European Satellites Still Heavily Dependent on U.S. Parts

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TOULOUSE, France — More than one-third of the critical components embedded in European satellites, when measured by cost, are non-European, most of them provided by U.S. companies, according to the French space agency, CNES.

The situation has not materially changed in the past decade despite the technology-export red tape European and U.S. companies have faced in sending U.S. satellite parts overseas. It is one reason why CNES, the European Space Agency and the European Commission all include lines labeled “non-dependence” in their space research budgets.

For the European Commission, a program called Compet-T is part of the Horizon 2020 program, which has earmarked 200 million euros ($250 million) per year for space technology over seven years starting in 2014.

Horizon 2020 projects usually require co-funding by industry or national space agencies. The European Commission has budgeted 395 million euros over seven years for Compet-T, which in addition to reducing Europe’s satellite-component dependence also funds in-orbit demonstration of technologies.

The first two calls for proposals for the Compet-T program related to component independence and in-orbit technology validation were budgeted at 60 million euros — triple the level of its predecessor, which was part of the European Commission’s FP-7 Framework Program for Research.

CNES’s “strategic components” research line has remained at about 2 million euros per year in recent years, a figure that is multiplied by co-financing from industry and occasionally with the European Space Agency as part of the European Components Coordination/Component Technology Board.

These organizations have all said their goal is to harmonize their programs to avoid duplication and achieve maximum effect.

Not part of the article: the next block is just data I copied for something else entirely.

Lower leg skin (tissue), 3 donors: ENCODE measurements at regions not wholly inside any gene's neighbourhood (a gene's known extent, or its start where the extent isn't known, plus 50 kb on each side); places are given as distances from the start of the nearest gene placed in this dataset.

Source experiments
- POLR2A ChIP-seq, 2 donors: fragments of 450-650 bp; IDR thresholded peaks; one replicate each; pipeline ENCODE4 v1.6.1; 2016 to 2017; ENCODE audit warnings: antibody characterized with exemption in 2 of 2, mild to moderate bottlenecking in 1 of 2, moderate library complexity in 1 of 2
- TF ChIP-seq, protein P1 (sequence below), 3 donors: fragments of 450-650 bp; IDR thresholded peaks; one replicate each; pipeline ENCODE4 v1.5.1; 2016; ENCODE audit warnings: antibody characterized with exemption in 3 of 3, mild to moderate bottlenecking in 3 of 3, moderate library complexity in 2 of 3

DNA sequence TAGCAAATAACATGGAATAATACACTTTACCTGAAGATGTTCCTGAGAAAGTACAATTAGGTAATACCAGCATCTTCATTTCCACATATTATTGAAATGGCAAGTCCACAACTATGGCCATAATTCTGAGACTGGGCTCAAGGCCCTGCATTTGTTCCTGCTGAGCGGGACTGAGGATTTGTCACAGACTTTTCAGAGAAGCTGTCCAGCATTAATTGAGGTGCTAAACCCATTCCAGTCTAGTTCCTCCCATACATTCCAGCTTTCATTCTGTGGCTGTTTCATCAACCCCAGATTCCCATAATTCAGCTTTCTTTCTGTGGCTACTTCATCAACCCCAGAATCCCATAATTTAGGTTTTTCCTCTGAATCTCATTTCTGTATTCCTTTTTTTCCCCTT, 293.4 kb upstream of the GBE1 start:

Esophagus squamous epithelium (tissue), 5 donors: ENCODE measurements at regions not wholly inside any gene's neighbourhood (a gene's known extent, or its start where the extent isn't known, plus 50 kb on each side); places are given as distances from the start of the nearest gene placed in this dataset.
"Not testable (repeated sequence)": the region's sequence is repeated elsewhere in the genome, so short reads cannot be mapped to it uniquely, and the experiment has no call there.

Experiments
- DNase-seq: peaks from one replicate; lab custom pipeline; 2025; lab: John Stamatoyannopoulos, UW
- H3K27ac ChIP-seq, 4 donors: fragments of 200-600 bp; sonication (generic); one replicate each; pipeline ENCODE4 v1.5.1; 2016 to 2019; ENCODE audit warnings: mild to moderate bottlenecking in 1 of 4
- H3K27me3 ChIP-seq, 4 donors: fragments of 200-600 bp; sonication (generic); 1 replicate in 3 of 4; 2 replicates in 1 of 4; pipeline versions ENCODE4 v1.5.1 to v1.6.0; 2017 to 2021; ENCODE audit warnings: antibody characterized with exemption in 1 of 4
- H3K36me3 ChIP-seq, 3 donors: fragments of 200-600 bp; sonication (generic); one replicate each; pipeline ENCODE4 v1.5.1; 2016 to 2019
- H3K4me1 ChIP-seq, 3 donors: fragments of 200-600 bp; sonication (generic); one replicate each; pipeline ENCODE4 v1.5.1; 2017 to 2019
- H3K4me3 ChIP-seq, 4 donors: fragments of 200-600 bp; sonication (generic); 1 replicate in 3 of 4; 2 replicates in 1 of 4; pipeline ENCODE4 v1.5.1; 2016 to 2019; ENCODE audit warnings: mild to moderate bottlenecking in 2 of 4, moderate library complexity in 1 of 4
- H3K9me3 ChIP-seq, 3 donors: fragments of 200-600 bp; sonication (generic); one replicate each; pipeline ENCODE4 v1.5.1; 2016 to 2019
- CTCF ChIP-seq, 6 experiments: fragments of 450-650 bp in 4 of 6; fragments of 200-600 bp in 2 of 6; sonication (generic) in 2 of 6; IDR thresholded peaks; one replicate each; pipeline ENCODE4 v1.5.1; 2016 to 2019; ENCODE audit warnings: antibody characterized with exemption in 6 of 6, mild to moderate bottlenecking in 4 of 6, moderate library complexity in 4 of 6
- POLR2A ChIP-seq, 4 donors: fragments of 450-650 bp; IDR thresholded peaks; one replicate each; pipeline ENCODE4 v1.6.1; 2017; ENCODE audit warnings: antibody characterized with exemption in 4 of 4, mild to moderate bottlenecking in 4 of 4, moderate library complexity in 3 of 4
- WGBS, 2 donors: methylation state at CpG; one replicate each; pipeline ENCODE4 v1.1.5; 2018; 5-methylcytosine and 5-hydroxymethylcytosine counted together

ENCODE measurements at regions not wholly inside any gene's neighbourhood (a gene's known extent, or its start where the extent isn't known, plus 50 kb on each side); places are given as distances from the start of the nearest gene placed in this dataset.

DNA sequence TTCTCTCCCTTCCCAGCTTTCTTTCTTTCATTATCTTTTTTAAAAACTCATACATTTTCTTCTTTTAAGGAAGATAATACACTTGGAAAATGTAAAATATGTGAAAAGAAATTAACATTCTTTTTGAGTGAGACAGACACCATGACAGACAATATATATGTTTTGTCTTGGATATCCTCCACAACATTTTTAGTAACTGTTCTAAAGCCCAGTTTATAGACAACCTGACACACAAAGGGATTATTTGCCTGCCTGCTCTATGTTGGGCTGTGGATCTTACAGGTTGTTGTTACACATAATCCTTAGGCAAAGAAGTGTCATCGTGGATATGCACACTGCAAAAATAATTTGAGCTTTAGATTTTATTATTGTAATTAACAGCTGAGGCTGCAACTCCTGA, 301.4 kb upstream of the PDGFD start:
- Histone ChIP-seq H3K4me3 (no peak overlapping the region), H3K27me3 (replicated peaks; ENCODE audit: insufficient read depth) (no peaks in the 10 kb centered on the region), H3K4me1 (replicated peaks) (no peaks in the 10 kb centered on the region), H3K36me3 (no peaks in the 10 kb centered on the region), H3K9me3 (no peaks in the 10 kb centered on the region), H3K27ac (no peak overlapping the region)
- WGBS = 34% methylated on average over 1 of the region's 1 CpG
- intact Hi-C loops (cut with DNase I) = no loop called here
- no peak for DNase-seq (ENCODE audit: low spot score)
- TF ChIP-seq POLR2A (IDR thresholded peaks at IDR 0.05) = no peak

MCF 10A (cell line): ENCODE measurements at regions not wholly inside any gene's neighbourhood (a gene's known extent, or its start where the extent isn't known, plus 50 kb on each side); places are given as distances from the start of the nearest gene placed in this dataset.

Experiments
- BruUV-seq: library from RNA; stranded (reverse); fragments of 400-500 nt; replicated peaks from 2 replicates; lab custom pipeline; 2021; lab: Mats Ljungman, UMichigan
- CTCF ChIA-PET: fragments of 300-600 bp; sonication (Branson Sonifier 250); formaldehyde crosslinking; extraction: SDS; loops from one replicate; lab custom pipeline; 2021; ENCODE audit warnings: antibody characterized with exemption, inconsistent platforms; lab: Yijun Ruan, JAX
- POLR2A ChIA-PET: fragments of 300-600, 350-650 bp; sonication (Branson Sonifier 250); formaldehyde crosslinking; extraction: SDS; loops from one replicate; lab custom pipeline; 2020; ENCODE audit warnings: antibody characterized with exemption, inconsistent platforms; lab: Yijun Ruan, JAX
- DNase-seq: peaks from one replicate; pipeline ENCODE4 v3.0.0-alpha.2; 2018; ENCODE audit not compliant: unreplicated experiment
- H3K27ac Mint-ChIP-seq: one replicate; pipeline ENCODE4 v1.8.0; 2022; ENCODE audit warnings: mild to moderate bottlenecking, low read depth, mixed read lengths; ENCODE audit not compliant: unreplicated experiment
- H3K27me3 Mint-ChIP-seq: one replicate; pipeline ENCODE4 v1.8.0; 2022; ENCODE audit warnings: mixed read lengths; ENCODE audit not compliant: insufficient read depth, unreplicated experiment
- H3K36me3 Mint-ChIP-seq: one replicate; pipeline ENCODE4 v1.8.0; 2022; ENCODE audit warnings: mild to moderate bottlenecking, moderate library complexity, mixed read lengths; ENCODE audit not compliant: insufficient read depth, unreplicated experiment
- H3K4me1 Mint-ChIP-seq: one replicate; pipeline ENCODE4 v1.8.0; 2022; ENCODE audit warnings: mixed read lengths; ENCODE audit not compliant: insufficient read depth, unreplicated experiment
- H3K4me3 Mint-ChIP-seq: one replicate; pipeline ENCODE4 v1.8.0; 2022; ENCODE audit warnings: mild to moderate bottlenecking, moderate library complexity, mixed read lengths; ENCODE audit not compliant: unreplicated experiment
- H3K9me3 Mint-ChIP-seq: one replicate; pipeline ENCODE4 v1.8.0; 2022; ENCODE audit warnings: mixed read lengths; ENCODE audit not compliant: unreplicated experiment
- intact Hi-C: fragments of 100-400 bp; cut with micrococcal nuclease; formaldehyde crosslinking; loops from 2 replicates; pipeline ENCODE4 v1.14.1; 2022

“It goes without saying that if 30-40 percent of critical components of European satellites are made in Europe, that means at least 60 percent that we are importing from outside Europe,” said Gilles Bellaiche of the CNES technology directorate during a Jan. 29 presentation of CNES’s research priorities.

European companies and government agencies continue to have issues with U.S. technology-export restrictions despite the overall relaxing of many of the rules in the International Traffic in Arms Regulations, or ITAR. Since last November, many of the permissions for export of satellite components are now granted by the U.S. Commerce Department, and not the State Department.

The U.A.E. Falcon Eye. Credit: Airbus Defence and Space
The U.A.E. Falcon Eye. Credit: Airbus Defence and Space

But incidents like the 2013-2014 difficulty that European contractors faced in receiving timely U.S. export approval for parts to be used in the United Arab Emirates’ Falcon Eye optical reconnaissance satellite system are still fresh in the minds of European governments and industry.

Despite its being softened, ITAR is still evoked any time European companies review their technology landscape. For example, one of the Horizon 2020 program’s two space-related Strategic Research Clusters deals with electric satellite propulsion to replace conventional propellant.

For this program, the European Commission has about half a dozen companies working on different technologies of ion and plasma propulsion. One of them, Ireland-based European Space Propulsion Ltd., is a unit of a Aerojet Rocketdyne of Sacramento, California.

That fact has been used by a competing plasma propulsion manufacturer to question whether the European Commission should be funding a company whose technology is from the United States and thus ultimately subjected to ITAR export rules.

During much of the past decade, the U.S. dollar’s weakness relative to the euro made it difficult for European satellite builders to justify swapping out U.S. for European components even in those cases where a European alternative was available, which often was not the case.

U.S. builders had the advantage of a large domestic government market that enabled builders to maintain production lines that Europe’s small government space market could not have sustained.

But with the spectacular fall of the euro in recent months, and the European Commission’s new budget now joining the European Space Agency, CNES and other national agencies in Europe in pushing for autonomy in critical space components, that may no longer be true.